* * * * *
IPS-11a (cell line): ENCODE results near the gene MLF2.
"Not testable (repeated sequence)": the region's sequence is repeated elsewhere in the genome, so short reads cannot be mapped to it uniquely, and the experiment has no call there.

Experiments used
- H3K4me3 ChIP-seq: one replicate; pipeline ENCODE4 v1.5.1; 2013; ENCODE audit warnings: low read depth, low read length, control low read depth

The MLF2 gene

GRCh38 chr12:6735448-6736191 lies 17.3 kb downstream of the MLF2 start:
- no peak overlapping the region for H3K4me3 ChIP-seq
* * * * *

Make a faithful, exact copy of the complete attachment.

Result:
IPS-11a (cell line): ENCODE results near the gene MLF2.
"Not testable (repeated sequence)": the region's sequence is repeated elsewhere in the genome, so short reads cannot be mapped to it uniquely, and the experiment has no call there.

Experiments used
- H3K4me3 ChIP-seq: one replicate; pipeline ENCODE4 v1.5.1; 2013; ENCODE audit warnings: low read depth, low read length, control low read depth

The MLF2 gene

GRCh38 chr12:6735448-6736191 lies 17.3 kb downstream of the MLF2 start:
- no peak overlapping the region for H3K4me3 ChIP-seq